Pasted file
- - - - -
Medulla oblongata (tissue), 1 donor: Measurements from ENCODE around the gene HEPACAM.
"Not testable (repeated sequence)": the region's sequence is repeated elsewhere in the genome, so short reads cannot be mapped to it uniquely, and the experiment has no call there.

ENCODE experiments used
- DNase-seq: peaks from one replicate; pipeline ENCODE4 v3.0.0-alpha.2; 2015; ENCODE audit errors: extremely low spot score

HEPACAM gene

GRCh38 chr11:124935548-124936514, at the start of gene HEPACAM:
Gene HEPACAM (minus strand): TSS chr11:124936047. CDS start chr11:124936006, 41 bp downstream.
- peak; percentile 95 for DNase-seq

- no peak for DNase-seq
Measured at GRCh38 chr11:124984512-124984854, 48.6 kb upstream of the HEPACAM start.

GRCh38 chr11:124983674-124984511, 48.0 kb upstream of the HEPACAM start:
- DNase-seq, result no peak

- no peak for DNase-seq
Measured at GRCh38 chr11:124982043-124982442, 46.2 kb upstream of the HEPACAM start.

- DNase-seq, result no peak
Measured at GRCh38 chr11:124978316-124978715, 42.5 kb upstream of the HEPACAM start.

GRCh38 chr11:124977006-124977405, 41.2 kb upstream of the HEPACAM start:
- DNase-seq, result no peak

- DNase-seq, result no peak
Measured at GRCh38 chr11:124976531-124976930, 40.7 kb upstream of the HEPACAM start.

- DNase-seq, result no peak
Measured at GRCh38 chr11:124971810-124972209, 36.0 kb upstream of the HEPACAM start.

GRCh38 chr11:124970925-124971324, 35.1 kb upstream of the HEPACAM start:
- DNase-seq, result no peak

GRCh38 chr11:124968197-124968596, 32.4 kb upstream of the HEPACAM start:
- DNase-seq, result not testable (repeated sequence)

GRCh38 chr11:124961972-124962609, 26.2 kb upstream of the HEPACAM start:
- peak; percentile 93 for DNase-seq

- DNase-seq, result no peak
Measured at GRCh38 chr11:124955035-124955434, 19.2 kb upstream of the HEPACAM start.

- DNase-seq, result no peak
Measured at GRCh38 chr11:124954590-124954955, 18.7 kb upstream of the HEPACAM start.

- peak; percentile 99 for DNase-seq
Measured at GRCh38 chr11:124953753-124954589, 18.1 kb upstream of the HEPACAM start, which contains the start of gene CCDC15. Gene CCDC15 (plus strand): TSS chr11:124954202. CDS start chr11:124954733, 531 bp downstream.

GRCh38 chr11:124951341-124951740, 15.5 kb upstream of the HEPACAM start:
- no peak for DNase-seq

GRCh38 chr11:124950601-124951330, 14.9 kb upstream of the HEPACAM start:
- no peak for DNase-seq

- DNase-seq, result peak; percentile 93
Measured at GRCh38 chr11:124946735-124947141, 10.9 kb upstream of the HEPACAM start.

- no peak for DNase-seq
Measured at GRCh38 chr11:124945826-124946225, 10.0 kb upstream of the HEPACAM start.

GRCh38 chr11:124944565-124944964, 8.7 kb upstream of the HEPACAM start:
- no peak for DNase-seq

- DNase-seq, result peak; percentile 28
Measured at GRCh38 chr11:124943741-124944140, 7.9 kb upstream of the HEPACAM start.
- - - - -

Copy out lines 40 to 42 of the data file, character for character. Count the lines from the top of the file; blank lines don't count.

Measured at GRCh38 chr11:124946735-124947141, 10.9 kb upstream of the HEPACAM start.

- no peak for DNase-seq
Measured at GRCh38 chr11:124945826-124946225, 10.0 kb upstream of the HEPACAM start.